Mudbone: The Franchise QB Nobody Wanted

It was a seemingly typical Seahawk Sunday, that November 11th of 1990. The Seahawks were battling the Chiefs in Arrowhead, playing a familiar tune. Their on-field performance was just enough to hold you there, within reach. We remained adhered to the game, listening to our hearts over our minds.

Sure, they had caught a meteorological break; it was a frigid and bright day, the absolute best you could forecast for our indoor warriors. Defensively, the Hawks had played well, forcing KC into more punting than offensive yards. And yeah, the offense was playing mostly mistake-free Fox News ball; protecting and holding field position. And I guess, they were technically only down six going into the fourth…but come on. This was the Seahawks, playing a game in KC - they never won, instead always finding new ways to lose.

Typical of those bastions of humiliating mediocrity, the loss wasn’t going to be enough of a dagger. Nope, Seahawk wounds always need a twist or two from the fatal instrument.

This day, the twist came in the form of a 6’3” 250 pound freak of football and nature from Alabama, one Derrick Thomas. Derrick had turned the Seahawks’ offensive backfield into his personal sandbox. Burying, toppling, and squashing any and all linemen and running backs in his way like sandcastles. All of which stood as laughable roadblocks to the ultimate prize, a helpless Dave Krieg.

Specifically, Derrick had emasculated the Seahawks by jarring Krieg seven times, a new NFL record. That performance would be yet another badge of shame I’d have to proudly defend amongst my peers. That being said, this new badge would look peachy next to my “Roger Clemens treated the ’86 M’s like the Gimp” badge already brazening my lapel. Surely, I’d be able to weave a self-deprecating, pain-deflecting, amusing tribute to both badges the next day at Canyon Park Junior High. I was beginning to develop such anecdotes in my head, when the unthinkable occurred.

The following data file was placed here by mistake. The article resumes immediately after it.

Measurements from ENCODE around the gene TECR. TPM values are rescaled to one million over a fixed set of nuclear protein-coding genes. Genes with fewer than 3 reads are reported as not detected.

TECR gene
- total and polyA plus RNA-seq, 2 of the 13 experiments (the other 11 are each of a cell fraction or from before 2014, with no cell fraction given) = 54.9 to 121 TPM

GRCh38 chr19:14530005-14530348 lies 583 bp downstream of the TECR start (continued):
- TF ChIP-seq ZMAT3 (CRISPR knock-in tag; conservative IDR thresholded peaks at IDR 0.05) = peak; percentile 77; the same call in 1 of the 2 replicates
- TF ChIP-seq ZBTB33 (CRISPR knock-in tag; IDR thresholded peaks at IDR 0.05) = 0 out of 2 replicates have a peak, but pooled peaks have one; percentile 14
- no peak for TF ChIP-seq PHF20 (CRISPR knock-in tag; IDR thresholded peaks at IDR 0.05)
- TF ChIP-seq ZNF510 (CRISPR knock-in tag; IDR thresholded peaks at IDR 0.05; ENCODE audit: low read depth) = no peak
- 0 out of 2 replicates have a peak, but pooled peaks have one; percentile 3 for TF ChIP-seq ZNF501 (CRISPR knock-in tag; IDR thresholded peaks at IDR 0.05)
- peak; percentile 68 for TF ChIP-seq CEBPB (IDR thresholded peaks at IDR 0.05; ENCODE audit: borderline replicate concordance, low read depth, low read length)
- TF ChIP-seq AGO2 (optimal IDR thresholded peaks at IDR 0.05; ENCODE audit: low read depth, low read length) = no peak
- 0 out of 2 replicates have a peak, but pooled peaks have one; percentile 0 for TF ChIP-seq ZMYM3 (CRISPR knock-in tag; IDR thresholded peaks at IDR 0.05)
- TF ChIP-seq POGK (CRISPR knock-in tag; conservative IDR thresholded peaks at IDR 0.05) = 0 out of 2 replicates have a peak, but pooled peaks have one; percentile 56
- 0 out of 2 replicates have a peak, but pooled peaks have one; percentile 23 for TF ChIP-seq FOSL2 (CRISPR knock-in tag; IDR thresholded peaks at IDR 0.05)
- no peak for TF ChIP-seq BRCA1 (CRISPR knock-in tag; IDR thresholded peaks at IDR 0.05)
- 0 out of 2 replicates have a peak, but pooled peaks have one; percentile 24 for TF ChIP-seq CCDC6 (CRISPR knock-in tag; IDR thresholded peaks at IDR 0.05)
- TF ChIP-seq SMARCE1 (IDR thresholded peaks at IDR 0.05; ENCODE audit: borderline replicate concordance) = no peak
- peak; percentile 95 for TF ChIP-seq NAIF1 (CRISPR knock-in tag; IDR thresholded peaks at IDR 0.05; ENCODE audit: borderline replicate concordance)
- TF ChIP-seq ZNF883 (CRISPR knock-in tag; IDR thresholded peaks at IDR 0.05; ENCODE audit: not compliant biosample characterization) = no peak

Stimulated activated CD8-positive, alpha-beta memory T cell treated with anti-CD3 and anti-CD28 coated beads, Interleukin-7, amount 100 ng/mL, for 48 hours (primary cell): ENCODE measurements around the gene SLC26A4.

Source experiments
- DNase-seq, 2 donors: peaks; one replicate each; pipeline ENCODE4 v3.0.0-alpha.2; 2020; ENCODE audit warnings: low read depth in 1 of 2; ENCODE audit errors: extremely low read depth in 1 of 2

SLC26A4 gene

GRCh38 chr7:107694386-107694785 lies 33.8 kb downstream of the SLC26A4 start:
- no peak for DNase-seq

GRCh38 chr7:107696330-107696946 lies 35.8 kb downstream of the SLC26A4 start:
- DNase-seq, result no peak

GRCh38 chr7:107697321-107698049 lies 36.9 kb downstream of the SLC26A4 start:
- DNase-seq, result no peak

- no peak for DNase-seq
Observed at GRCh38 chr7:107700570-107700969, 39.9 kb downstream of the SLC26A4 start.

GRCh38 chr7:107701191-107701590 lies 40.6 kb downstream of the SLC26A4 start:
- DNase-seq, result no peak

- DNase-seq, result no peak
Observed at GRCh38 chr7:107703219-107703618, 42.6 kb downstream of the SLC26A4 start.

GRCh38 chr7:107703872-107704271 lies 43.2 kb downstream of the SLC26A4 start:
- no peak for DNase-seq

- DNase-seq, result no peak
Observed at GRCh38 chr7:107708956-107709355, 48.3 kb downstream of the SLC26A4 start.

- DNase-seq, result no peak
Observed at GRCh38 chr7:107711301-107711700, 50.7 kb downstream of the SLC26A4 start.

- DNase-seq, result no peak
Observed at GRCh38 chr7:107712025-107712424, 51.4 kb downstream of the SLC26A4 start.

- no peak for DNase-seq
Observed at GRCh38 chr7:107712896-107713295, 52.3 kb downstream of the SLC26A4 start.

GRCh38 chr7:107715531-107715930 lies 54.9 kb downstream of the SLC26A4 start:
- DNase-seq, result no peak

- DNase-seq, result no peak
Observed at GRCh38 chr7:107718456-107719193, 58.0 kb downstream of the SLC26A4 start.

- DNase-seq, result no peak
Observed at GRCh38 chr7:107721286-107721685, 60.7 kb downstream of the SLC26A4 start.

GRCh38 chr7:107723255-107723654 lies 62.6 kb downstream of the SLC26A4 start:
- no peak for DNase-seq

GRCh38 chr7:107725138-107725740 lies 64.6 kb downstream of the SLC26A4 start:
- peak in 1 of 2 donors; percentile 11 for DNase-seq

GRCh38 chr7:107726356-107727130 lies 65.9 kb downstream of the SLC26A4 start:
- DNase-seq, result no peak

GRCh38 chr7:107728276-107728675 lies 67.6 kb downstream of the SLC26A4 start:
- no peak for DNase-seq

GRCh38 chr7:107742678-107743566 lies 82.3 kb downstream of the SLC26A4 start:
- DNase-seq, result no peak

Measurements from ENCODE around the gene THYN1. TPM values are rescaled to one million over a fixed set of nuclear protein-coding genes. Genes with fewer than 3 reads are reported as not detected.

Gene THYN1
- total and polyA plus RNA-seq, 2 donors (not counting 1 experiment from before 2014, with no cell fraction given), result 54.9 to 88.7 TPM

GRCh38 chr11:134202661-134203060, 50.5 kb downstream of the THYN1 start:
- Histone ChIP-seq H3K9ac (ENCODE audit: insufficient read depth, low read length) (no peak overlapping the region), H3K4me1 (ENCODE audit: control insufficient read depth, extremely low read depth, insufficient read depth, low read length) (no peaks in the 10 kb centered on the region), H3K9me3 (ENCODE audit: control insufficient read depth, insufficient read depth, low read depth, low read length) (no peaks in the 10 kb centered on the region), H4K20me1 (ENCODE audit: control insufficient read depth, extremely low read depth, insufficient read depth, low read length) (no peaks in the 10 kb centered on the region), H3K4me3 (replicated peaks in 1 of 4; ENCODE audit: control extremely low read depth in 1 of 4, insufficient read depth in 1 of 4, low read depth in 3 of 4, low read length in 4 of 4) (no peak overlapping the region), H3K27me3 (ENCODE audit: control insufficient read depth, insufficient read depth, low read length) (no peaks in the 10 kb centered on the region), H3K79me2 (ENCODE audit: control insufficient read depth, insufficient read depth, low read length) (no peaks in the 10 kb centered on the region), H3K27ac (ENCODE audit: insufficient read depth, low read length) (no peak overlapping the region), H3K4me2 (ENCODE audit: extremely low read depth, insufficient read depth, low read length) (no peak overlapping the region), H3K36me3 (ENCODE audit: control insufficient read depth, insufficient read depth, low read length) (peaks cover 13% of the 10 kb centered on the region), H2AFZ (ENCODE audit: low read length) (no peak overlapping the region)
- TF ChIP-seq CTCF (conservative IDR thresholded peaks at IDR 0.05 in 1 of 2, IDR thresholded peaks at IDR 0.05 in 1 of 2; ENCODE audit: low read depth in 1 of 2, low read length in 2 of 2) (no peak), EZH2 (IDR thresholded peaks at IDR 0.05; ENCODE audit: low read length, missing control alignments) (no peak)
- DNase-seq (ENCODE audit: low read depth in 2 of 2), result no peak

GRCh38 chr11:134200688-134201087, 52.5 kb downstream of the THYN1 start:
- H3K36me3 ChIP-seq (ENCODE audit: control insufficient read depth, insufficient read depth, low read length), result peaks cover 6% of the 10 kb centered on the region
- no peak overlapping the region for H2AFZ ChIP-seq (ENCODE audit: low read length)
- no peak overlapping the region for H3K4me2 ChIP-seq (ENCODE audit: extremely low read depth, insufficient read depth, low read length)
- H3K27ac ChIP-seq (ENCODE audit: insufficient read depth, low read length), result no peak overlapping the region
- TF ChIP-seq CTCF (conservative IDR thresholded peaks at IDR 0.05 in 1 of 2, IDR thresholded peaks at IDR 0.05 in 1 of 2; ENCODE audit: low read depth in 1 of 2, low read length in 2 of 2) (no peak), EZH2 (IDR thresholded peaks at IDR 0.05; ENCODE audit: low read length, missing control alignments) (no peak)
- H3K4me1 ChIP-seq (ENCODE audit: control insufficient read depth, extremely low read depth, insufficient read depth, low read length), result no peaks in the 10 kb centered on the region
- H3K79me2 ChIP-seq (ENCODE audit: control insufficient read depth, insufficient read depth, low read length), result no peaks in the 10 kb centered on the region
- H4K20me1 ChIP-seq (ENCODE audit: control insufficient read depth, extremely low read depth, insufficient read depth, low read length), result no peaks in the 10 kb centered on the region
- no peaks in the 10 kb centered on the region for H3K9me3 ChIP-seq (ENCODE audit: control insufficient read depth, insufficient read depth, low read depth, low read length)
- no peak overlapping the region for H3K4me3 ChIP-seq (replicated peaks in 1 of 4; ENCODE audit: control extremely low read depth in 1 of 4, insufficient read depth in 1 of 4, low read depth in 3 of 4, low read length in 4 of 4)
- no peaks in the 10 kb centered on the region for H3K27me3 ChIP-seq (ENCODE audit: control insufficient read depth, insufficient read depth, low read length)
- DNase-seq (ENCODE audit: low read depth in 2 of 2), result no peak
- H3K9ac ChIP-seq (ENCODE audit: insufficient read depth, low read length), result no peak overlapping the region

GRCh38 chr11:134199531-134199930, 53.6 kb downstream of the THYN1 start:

The Seahawks were driving the ball, finally reaching the 25-yard line of the Chiefs, with a few ticks of the clock remaining. They had one last chance to win the game; despite the scientific law that is “The Seahawks can never win in KC”. Surely there would be no Bartkowski-to-White Shoes moment for my Hawks; Alcoa would have to wait another week for a new “Fantastic Finish”, things like that never happened for Seattle or me. It was set in stone and meant to be; Derrick Thomas’s unprecedented molestation of our backfield would forever be a verbal dart thrown by opposing fans.

The masochist in me fixed my eyes on the television, to watch the final, and surely heartbreaking, play.
Typical of the man from Milton, his jaunt to the line of scrimmage was uneventful. Krieg looked more like your neighbor, father, uncle, or buddy than he did a professional QB. His body language oozed humility, with the slumped-forward shoulders and undetermined calmness in his walk. Everything about him pointed to “everyman”, and not him being one of the 28 out of billions of men on the planet, fit to play quarterback the hardest position in all of professional athletics.